- Some people are convinced that the gases emitted from their skin cause allergy-like reactions in the people around them. Sufferers have dubbed the mysterious condition "people allergic to me."
- In a recent study, researchers compared the skin gases of 20 people who believe they have the condition to those of 24 healthy controls.
- The "people allergic to me" group emitted significantly higher amounts of various compounds with offensive odors, the exposure to which could lead to adverse health effects.
We all know people in our lives who have foul body odor. It’s no surprise: When certain types of bacteria on the skin break down the lipids and amino acids excreted in sweat, they produce compounds that can be smelly indeed.
But some people are convinced that they’re stricken with something far worse than a mere pungent aroma. They believe that the gases emitted from their skin can actually cause allergy-like reactions in the people around them, including sneezing, runny nose, cough, and itchy eyes. On various forums and communities dedicated to this mysterious and medically unexplained condition, sufferers have labeled their disorder “people allergic to me.” Many say they’re forced to live like plague-bearing pariahs.
“I actually had a couple of people run from me,” one person recalled. “I guess the odor was just that bad. The reactions vary from person to person. For some it is just a mild cough and for others it’s as if they were about to lose a lung! This is a serious problem and no doctor has gotten a handle on it.”
“Within a few minutes of entering a room, people begin coughing and/or sneezing,” another wrote. “I am not sick at all but everyone around me becomes sick upon meeting me… I feel alone and am making myself an outcast from society.”
The few published scientific papers on “people allergic to me” suggest the condition could be an offshoot of depression, social anxiety, or body dysmorphia. However, none so far has attempted to assess whether there’s something genuinely noxious seeping from sufferers’ skin.
“People allergic to me”
In a new study published in Scientific Reports, a team of Japanese researchers rectified this lack of evidence. They recruited 20 people who reported being afflicted with “people allergic to me” and compared their skin gases to those of 24 healthy volunteers.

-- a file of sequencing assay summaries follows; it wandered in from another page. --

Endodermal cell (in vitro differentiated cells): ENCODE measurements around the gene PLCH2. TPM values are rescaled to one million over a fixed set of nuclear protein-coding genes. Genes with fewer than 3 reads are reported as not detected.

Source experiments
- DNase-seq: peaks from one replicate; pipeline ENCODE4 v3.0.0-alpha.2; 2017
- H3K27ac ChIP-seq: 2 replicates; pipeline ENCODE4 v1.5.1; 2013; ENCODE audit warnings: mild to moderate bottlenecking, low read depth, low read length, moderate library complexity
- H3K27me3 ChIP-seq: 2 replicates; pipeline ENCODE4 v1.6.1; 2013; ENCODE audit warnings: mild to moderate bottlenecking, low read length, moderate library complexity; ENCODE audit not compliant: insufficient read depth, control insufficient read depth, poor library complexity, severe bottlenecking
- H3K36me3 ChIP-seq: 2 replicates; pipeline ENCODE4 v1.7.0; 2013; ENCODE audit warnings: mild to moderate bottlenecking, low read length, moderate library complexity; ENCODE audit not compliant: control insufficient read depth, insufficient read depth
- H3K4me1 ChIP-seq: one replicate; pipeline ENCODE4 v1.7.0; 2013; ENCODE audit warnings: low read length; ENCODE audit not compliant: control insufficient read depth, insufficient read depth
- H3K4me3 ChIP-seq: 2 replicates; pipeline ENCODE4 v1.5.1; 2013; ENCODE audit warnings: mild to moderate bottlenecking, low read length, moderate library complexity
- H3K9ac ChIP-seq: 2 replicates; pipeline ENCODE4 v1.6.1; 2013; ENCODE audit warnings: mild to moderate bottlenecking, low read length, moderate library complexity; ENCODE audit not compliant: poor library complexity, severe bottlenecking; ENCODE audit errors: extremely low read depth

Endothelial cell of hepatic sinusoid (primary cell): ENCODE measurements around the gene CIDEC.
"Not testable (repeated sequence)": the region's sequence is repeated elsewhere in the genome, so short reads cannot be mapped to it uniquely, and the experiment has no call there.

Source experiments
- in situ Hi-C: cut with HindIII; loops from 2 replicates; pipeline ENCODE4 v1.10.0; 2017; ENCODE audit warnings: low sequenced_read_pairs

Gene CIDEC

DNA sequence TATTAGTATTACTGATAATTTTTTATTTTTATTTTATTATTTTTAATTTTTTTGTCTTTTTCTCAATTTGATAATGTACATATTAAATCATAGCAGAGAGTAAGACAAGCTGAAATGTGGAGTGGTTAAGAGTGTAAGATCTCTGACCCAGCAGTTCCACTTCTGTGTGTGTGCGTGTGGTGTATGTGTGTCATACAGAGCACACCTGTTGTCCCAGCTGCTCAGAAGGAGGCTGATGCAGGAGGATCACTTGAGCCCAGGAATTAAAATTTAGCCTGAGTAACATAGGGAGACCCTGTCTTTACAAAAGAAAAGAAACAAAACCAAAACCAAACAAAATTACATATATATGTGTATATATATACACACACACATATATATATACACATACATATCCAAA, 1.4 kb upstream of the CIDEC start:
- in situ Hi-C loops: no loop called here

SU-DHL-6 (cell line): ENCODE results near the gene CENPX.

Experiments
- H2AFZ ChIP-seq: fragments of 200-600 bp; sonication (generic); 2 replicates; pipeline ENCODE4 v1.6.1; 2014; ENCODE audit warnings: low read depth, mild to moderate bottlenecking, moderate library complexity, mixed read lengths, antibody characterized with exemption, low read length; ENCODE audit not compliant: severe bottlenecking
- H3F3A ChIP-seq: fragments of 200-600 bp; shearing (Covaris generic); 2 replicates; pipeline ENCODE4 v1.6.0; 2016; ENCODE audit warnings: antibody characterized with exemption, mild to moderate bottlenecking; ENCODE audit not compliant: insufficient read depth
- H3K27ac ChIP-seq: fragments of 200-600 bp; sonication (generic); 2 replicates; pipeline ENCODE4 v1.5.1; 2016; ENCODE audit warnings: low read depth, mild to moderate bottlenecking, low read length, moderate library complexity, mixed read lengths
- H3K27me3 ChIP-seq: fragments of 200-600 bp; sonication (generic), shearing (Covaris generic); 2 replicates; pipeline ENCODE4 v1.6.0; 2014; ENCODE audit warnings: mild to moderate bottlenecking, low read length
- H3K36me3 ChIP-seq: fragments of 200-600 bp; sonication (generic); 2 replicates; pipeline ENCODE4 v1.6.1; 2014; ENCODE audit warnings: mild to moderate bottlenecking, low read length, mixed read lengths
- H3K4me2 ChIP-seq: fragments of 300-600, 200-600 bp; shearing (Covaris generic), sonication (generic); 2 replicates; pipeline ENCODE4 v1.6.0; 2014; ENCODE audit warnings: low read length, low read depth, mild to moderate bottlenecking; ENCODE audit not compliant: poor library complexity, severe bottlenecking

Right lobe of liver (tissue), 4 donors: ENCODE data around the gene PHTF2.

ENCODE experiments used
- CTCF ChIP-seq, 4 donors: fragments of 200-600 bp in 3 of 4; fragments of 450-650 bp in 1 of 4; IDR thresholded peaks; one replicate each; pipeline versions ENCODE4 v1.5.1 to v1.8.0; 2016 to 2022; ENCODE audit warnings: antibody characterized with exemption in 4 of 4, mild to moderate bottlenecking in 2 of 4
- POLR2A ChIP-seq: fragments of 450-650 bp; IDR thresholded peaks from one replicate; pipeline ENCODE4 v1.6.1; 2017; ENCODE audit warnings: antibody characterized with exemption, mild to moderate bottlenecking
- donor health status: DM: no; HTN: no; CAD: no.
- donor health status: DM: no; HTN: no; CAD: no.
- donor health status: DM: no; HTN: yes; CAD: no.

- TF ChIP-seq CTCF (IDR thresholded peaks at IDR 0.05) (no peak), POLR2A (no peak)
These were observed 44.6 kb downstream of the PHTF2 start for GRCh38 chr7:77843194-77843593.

Fascinatingly, they found that the “people allergic to me” group emitted significantly higher amounts of various compounds with offensive odors, the exposure to which could potentially lead to adverse health effects. On average, these subjects gave off approximately five times more mercaptans (which smell like rotten cabbage), 50 times more acetone (found in nail polish remover), six times more hexanal (which smells like freshly cut grass), and 40 times more toluene, compared to control subjects.
The huge difference in emitted toluene stood out to the researchers, as the chemical is a known irritant.
“Exposure… in indoor air, even at parts per billion levels, is thought to trigger symptoms such as irritation in the skin, eyes, nose, and throat and psychoneurotic symptoms, such as dizziness, nausea, and headache,” they noted. Indeed, the National Institute for Occupational Health and Safety cautions against occupational exposure to the compound.
However, the researchers noted that the average concentration of toluene given off by the “people allergic to me” subjects was vastly lower than the amount allowed under Japanese guidelines for indoor air quality. Interestingly, the researchers ruled out excessive sweating as a cause for “people allergic to me.” Subjects showed no signs of increased perspiration compared to control participants.
While the recent study does not reveal a cure or cause for those afflicted with “people allergic to me,” it does largely validate sufferers’ experiences. Something does seem to be physiologically different about their skin.
“Greater emissions of gases were observed in the people allergic to me groups with potential offensive odours and/or adverse health effects, and there are people who are very vulnerable to low doses of chemicals in the environment,” the researchers summarized.
The authors next plan to attempt to observe and analyze the reported allergy-inducing effects of “people allergic to me” on bystanders in a laboratory setting.